Wednesday, December 16, 2015

Rohanen School, Crowded with 391 Students in Eight Classrooms, Still Offers Piano and Violin Classes, 1921

From the Rockingham Post-Dispatch, Dec. 22, 1921.

The Rohanen School now has an enrollment of 391. The eight large class rooms are crowded, and in addition to these, about 40 children are being taught in the auditorium.

A piano has been placed in the building, and Mrs. Purnell, the music teacher, has a large class of piano and violin pupils.

The teachers are entertaining the entire school at a moving picture party this afternoon.

A Christmas program will be presented as a chapel exercise Friday morning, by the pupils.

The school will close for the holidays December 23rd and open January 2nd.

Tuesday, December 15, 2015

The Ups and Downs of Charlie Harrison of Elizabeth City, 1919

From the Dec. 26, 1919 issue of the Elizabeth City Independent

Elizabeth City Boy Only Traveled in the Millionaire Class for a Year or so, But He Flew High While His Wings Held Out

C.W. Harrison of Elizabeth City has had more real ups and downs than are the lot of average mortals. Every now and then Elizabeth City gets strange tales of Charlie Harrison making a fortune overnight at this thing or that. As often comes the news that his fortune has gone. But he always comes back. Just now he seems to be down again, but he will not stay down long. Those who know him will not be surprised to see his sailing into Elizabeth City some fine day in a family-size air plane and spending money like the millionaire he likes to be. The story of Charlie Harrison’s latest failure is entertainly told in the New York Times, issue of Dec. 18, 1919. The Times says:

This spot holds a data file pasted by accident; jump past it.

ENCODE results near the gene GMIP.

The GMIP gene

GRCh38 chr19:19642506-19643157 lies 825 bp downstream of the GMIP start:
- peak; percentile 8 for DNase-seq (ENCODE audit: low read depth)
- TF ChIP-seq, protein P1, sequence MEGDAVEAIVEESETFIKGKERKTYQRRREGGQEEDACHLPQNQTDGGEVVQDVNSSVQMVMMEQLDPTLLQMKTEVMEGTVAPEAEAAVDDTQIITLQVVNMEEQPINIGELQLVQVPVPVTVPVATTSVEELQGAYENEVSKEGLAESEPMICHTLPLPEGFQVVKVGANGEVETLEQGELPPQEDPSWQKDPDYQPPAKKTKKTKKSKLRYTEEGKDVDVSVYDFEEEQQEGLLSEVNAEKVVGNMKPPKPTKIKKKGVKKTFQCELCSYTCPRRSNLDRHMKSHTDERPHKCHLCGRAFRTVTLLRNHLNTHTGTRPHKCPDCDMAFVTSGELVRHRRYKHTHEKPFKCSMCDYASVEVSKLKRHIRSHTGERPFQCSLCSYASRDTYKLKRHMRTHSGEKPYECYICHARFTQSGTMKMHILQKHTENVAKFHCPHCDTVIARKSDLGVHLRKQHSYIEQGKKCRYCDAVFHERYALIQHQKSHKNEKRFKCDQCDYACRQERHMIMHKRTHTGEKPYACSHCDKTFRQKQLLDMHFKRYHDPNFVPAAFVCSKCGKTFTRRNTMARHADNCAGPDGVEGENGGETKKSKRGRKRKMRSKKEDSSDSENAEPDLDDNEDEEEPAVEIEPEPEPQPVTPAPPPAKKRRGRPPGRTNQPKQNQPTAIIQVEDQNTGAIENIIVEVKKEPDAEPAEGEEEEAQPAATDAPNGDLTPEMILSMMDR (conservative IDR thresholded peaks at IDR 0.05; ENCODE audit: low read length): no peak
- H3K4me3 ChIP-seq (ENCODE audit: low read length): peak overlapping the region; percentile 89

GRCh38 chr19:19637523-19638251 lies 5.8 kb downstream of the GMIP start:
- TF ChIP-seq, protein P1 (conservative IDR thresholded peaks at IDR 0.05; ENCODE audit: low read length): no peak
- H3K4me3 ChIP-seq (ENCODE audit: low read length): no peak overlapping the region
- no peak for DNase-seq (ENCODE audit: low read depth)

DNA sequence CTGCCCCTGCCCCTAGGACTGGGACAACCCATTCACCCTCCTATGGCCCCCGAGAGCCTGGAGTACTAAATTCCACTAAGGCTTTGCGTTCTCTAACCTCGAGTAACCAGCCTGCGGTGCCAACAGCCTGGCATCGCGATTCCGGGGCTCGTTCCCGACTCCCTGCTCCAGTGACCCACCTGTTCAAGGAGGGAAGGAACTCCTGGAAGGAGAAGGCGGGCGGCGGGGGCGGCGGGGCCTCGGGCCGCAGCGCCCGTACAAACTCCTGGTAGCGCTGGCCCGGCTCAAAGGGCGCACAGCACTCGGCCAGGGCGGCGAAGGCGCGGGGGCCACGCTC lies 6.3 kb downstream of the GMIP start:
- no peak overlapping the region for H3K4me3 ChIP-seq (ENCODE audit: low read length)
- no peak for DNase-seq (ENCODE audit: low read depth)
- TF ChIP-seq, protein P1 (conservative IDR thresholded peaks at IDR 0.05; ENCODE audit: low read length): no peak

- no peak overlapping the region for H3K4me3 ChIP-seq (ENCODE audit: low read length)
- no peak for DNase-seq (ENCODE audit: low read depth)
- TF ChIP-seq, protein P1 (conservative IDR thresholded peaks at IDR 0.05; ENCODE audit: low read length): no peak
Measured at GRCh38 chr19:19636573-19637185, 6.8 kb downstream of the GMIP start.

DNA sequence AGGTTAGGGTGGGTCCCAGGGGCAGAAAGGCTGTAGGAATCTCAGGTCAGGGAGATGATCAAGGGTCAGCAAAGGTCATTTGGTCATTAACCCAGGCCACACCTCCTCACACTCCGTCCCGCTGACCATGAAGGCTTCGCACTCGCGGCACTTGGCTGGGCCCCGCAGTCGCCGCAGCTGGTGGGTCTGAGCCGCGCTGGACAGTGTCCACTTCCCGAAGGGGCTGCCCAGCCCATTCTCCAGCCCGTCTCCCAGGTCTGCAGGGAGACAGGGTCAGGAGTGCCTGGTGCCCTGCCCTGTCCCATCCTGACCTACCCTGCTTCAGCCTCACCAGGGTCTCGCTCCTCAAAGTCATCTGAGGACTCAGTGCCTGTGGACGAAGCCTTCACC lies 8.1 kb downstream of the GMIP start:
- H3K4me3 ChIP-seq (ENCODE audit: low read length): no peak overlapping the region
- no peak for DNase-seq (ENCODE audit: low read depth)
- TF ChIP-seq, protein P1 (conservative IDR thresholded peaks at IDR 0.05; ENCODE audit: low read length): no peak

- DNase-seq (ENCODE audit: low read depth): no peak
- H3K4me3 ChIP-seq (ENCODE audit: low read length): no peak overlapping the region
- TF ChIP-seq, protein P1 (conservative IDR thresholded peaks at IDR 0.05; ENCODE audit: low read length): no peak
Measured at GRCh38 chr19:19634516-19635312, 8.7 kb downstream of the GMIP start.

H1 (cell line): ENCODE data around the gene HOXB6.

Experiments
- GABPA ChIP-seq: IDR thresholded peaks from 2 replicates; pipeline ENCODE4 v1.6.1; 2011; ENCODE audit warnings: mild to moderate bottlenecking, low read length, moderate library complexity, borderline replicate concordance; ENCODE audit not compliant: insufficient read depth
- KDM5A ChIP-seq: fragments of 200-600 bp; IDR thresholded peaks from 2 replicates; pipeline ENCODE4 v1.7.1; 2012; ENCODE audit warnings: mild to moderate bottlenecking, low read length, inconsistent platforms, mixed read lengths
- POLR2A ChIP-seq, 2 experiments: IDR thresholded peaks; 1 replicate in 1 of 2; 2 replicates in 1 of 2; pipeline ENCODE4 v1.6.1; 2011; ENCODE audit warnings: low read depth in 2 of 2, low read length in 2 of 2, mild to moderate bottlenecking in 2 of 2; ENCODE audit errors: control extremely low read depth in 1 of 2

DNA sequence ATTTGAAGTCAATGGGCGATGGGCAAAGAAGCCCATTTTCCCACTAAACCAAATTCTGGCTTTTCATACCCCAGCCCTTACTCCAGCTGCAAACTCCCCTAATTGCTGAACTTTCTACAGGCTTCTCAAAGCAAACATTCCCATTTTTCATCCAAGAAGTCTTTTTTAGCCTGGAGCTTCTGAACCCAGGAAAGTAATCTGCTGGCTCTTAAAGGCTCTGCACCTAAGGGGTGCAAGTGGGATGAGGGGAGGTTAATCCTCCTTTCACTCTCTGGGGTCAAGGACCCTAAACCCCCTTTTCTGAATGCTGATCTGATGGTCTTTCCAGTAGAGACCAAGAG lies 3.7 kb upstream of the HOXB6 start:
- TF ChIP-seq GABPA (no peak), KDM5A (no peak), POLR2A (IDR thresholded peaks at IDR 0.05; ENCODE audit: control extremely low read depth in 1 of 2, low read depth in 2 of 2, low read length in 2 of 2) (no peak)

The rise and fall of Charles W. Harrison, head of Harrison & co., shipping merchants of 120 Broadway, who made a fortune during the first years of the war and lived on a scale according to his income, were revealed yesterday when letters from Harrison, now in Baltimore, admitting that he cannot pay judgments, were put on file in the Supreme Court in one action against him and in another against his wife, Mrs. Lina Pearl Harrison.

Sheriff Knott sent a deputy to seize more than $10,000 worth of house furnishings at 310 West Eighty-sixth St. When he arrived he was notified that Mrs. Harrison, who is a member of the Automobile Club of America, had sublet her home to Mrs. Harry Strauss, and had removed part of her effects to another home at 3 W. Fiftieth Street. At this address the Sheriff learned the goods had been sent to a storage warehouse at 540 West Thirty-eighth St. The Sheriff, who under a writ of seizure granted by Justice Newburger, served a copy in the warehouse owners, which will tie up all the articles here.